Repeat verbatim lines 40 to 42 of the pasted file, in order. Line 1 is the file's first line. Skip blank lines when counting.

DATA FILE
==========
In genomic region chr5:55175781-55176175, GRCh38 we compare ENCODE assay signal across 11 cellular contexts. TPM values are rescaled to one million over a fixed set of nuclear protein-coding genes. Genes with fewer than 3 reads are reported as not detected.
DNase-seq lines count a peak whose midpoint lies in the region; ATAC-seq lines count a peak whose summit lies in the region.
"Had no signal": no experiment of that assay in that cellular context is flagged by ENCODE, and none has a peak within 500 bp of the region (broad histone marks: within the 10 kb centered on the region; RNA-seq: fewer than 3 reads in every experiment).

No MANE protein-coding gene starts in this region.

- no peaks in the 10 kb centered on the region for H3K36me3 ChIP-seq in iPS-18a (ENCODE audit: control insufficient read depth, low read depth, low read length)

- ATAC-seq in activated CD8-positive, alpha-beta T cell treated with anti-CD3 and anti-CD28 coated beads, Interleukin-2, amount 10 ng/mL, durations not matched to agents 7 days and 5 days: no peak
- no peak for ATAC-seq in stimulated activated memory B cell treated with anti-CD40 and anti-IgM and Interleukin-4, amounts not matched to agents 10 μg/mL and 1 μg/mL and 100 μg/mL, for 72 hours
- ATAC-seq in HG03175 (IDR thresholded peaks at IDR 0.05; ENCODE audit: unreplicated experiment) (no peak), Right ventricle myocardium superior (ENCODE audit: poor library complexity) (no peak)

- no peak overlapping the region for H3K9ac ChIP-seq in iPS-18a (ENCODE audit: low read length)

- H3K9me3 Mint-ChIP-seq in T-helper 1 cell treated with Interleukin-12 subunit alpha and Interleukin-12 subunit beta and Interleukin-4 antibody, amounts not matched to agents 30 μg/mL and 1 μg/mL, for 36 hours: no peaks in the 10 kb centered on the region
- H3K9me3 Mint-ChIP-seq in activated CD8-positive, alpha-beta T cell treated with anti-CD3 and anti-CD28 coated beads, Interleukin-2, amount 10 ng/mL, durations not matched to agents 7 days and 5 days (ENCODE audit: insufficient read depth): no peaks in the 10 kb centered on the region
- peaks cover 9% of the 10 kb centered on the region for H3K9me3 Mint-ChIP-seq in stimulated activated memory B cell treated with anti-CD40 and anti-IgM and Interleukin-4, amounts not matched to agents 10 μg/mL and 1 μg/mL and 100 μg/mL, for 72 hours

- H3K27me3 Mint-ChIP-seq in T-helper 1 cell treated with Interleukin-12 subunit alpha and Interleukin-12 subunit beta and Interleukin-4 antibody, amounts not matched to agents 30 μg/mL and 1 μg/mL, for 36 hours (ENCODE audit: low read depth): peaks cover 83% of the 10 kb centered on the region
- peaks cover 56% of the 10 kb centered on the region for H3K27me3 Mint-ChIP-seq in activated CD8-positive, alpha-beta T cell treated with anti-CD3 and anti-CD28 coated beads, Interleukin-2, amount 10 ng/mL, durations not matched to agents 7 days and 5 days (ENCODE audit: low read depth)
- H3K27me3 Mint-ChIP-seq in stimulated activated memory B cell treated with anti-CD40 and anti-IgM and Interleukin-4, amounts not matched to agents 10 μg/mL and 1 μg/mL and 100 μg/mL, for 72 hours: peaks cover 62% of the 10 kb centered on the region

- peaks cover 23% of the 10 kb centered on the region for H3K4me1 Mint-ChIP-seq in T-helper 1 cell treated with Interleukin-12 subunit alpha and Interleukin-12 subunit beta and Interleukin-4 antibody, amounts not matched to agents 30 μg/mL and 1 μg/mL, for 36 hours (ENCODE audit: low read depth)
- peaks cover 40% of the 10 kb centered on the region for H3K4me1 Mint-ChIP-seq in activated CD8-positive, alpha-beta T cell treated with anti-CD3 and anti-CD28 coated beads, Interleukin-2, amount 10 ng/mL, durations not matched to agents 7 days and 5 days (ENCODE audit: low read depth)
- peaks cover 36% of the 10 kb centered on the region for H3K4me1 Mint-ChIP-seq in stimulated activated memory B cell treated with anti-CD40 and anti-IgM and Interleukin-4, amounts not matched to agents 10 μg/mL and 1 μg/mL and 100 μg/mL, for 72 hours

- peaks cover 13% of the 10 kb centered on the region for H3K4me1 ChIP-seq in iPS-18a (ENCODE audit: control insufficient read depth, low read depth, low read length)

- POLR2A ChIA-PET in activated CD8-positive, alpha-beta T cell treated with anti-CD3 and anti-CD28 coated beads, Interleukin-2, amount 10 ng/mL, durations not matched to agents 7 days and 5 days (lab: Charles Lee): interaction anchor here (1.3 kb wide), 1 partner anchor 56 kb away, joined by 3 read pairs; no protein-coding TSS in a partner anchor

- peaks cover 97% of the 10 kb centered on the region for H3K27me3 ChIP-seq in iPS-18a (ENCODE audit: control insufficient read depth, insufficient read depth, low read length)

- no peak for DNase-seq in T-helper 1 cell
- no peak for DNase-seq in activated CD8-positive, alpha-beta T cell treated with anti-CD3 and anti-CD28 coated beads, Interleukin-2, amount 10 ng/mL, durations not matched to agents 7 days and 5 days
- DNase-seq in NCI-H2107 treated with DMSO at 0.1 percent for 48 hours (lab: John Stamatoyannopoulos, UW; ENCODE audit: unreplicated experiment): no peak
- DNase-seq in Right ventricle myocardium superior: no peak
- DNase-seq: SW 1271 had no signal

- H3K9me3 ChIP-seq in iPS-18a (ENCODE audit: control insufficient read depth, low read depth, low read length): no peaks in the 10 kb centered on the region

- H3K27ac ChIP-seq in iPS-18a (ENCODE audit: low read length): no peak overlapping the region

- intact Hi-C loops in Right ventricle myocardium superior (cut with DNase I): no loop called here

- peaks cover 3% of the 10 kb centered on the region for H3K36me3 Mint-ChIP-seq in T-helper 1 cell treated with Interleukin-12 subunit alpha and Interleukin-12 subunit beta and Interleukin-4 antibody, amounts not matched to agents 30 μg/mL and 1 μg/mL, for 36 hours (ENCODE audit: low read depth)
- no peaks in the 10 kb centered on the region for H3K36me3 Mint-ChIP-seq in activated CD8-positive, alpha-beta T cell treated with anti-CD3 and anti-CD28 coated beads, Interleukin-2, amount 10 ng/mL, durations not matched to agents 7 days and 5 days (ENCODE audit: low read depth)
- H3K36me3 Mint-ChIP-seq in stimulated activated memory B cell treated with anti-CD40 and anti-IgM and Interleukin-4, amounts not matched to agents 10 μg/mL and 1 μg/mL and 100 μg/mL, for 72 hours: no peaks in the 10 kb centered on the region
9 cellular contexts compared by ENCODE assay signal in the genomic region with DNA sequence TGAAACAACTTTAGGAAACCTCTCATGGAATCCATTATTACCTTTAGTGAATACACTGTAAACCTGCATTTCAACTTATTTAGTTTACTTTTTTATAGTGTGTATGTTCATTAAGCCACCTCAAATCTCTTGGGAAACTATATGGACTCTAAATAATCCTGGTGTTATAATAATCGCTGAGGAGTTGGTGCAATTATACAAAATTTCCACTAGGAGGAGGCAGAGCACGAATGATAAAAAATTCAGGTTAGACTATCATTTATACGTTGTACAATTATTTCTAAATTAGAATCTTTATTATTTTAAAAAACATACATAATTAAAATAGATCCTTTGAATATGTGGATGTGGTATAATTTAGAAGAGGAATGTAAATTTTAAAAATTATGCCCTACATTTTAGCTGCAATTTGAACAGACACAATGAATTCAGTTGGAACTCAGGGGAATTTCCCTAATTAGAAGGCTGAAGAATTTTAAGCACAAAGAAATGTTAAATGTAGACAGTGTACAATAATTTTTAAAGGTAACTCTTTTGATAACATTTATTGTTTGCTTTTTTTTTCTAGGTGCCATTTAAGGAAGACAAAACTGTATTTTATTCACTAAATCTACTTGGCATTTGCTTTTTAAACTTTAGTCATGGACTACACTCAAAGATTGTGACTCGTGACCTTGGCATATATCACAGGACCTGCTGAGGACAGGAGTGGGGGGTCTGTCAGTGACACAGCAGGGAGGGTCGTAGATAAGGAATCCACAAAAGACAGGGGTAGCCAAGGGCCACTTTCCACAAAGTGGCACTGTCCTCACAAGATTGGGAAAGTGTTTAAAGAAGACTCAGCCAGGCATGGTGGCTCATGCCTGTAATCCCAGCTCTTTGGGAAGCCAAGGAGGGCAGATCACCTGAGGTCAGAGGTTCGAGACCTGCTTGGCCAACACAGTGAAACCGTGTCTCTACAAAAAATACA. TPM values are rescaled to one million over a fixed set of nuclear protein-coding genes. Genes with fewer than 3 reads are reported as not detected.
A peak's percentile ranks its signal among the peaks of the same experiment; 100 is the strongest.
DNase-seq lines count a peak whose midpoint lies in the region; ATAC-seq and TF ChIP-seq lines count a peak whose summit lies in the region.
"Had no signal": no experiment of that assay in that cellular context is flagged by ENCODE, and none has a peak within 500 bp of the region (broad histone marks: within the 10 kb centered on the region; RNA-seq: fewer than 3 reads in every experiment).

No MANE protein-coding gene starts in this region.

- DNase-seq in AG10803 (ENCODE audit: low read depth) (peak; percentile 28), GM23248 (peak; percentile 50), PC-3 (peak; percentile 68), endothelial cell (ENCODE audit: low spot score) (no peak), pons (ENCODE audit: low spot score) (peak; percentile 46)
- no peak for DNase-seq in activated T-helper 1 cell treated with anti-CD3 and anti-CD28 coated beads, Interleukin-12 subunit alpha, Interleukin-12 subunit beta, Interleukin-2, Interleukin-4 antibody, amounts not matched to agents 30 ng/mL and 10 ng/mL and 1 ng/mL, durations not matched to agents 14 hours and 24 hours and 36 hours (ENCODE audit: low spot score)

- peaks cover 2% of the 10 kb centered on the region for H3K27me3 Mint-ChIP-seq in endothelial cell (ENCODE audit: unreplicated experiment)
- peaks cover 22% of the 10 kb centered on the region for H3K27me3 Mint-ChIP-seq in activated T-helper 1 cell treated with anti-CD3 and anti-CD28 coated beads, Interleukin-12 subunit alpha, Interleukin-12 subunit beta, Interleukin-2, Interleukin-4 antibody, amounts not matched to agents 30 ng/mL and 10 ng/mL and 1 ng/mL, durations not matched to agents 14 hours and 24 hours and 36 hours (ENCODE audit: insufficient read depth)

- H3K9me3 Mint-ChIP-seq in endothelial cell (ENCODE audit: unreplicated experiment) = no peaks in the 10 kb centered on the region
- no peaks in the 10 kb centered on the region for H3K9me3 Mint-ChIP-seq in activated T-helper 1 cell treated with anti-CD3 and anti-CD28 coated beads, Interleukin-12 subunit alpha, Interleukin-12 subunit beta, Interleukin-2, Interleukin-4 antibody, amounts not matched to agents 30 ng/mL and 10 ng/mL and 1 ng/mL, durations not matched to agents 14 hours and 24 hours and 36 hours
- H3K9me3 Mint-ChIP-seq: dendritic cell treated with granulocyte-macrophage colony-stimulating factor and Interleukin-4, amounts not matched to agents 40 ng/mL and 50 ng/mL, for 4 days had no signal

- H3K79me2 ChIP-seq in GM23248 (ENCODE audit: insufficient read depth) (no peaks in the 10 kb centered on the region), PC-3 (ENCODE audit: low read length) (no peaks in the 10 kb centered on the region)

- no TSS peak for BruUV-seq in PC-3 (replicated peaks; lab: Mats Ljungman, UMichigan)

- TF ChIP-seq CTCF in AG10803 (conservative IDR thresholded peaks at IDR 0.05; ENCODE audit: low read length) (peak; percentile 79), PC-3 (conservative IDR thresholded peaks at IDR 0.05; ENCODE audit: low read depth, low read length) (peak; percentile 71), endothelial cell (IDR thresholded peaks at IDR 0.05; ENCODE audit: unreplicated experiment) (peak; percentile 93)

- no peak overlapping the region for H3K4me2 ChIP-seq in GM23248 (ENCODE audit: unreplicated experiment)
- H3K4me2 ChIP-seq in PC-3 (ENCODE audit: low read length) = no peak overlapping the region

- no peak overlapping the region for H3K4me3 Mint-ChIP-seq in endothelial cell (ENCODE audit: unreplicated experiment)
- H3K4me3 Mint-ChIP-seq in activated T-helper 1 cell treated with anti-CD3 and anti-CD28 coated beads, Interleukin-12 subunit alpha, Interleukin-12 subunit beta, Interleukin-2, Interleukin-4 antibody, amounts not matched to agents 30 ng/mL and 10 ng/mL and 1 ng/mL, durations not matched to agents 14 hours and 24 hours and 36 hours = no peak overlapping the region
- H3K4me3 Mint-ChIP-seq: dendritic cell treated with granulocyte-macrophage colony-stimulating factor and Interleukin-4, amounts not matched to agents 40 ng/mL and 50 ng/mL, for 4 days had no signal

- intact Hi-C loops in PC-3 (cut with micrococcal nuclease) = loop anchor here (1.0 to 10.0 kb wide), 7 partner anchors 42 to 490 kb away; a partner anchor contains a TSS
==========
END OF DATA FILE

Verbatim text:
- peaks cover 2% of the 10 kb centered on the region for H3K27me3 Mint-ChIP-seq in endothelial cell (ENCODE audit: unreplicated experiment)
- peaks cover 22% of the 10 kb centered on the region for H3K27me3 Mint-ChIP-seq in activated T-helper 1 cell treated with anti-CD3 and anti-CD28 coated beads, Interleukin-12 subunit alpha, Interleukin-12 subunit beta, Interleukin-2, Interleukin-4 antibody, amounts not matched to agents 30 ng/mL and 10 ng/mL and 1 ng/mL, durations not matched to agents 14 hours and 24 hours and 36 hours (ENCODE audit: insufficient read depth)

- H3K9me3 Mint-ChIP-seq in endothelial cell (ENCODE audit: unreplicated experiment) = no peaks in the 10 kb centered on the region